What's In Store for the Veterinarian in the House
As a Veterinarian you no doubt love animals, and you no doubt enjoy trekking the aisles of your neighborhood pet stores; stopping to admire the cats, dogs, hamsters, birds, turtles, lizards, fish, and other potential pets in need of good homes.
Did you know, though, that you could be far more than a casual customer at your favorite pet store? That's right; as a seasoned caretaker of all types of animals, you can form a meaningful partnership with a pet dealer in your area.
You might, for example, act as a veterinarian on call at this store; making yourself available to rush to the store in case of a medical emergency, or perhaps arranging special visits to check on the health and well-being of the animals kept at the store. Or you could offer special discounts to store owners who bring their animals in for checkups and medical procedures.
You also could conduct educational workshops regarding animal care at your favorite pet store. Pet owners are always looking for practical and useful suggestions regarding the care, feeding, and treatment of their two- and four-legged friends; and if they can get this information from a vet conveniently located at the store where they bought the animal, then all the better! By offering complete and interactive seminars that cover everything from the spaying and neutering to the bathing and feeding of all types of pets, you not only will serve the animals you love and the people who take care of them, you probably will end up picking up a lot of new patients along the way.
If you are a veterinarian who doubles as an author of pet care manuals, you may ask the owner of your favorite local pet store if they would be willing to stock your books in the animal care resource section of their business. Many stores stock entire aisles filled with just this type of reading material; they probably would take great pride in offering the works of a local veterinarian who doubles as an author (a veterinauthor?:)), and may even invite you to conduct a book signing at their store; one you both could promote at your respective businesses. The same goes for vets who do pet portraits, or who create and sell animal-related merchandise; everything from dog collars to kitty beds, pet toys to novelties.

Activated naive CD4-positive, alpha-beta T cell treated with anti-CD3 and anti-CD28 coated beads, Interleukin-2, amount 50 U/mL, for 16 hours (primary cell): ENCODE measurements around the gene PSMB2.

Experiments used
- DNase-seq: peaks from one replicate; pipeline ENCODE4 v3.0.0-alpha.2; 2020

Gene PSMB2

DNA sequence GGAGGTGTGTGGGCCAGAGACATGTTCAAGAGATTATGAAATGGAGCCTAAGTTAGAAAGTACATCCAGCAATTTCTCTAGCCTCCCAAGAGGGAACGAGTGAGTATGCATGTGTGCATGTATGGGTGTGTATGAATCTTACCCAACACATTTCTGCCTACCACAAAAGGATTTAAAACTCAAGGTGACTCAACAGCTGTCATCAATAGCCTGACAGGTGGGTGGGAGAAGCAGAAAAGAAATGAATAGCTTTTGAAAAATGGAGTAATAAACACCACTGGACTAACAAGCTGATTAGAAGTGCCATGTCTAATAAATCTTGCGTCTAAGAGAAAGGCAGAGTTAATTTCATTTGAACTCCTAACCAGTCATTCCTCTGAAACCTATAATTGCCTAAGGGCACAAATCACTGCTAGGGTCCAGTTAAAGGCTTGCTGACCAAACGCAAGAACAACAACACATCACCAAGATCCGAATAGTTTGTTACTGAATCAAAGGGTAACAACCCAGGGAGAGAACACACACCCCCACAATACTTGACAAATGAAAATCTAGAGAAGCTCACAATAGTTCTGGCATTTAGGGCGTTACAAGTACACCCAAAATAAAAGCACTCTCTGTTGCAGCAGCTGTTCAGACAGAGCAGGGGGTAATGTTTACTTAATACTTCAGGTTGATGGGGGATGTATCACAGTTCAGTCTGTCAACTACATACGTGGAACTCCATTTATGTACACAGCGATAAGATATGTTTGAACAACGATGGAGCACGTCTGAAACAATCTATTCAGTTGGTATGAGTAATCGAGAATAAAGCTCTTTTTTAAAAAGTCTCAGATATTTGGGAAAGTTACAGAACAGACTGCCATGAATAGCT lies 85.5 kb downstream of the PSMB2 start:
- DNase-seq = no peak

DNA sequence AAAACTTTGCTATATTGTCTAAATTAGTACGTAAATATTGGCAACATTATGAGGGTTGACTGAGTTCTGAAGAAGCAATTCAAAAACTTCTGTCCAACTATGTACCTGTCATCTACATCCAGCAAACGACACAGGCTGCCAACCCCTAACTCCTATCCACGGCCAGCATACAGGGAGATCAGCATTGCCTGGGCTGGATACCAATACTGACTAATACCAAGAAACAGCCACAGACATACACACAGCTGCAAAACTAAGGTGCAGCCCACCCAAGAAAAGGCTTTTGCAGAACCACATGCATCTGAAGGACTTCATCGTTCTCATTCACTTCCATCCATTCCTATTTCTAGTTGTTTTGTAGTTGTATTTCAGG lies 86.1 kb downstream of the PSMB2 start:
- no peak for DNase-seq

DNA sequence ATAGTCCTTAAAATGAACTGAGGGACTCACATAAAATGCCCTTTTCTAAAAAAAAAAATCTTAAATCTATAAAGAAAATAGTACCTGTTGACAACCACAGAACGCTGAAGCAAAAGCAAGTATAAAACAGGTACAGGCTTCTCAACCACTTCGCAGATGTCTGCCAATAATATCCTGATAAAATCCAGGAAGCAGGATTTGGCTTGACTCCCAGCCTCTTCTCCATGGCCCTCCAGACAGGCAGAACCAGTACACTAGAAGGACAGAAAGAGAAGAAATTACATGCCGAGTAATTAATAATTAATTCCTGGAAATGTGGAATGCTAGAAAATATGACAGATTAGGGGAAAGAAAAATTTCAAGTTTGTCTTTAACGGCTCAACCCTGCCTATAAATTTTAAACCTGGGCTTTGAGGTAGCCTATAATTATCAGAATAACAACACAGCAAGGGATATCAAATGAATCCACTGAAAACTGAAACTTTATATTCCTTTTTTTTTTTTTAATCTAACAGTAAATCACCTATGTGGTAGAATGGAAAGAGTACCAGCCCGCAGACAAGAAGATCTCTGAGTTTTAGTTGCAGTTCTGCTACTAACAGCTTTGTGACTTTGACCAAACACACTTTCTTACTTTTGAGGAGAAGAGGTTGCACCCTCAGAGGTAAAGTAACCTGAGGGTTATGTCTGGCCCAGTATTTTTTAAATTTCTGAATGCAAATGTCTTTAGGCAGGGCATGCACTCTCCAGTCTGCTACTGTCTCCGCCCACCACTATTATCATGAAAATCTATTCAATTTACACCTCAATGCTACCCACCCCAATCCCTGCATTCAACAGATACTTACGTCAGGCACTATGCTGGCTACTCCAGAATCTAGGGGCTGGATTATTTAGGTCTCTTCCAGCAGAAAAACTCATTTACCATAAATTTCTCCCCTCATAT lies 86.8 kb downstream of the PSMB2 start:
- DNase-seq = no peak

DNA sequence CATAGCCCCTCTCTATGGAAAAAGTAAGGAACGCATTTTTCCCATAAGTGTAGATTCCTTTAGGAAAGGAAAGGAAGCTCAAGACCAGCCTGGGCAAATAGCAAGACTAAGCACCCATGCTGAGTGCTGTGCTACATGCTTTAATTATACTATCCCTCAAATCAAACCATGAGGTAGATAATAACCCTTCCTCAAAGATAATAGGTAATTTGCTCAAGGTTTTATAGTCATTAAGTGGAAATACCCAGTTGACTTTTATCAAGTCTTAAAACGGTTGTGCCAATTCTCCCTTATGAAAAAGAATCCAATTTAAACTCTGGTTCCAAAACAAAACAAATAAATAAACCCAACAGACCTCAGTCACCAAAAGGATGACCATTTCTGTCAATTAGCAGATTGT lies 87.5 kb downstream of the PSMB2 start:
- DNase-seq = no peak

And if you are a veterinarian who serves a local animal rescue organization, caring voluntarily or at a reduced rate for the pets they rescue, you might suggest that they work with a local pet store to conduct animal adoption drives at the store, perhaps on a bi-weekly or monthly basis.
In addition, some pet stores may post bulletin boards on which you can place fliers or business cards to advertise your veterinary practice.
As a veterinarian, you stand to have much in common with those who sell animals for a living. So if you can establish ties with a reputable pet store that cares about animals, then you can establish a winning partnership that lasts for the entirety of your animal-centered careers.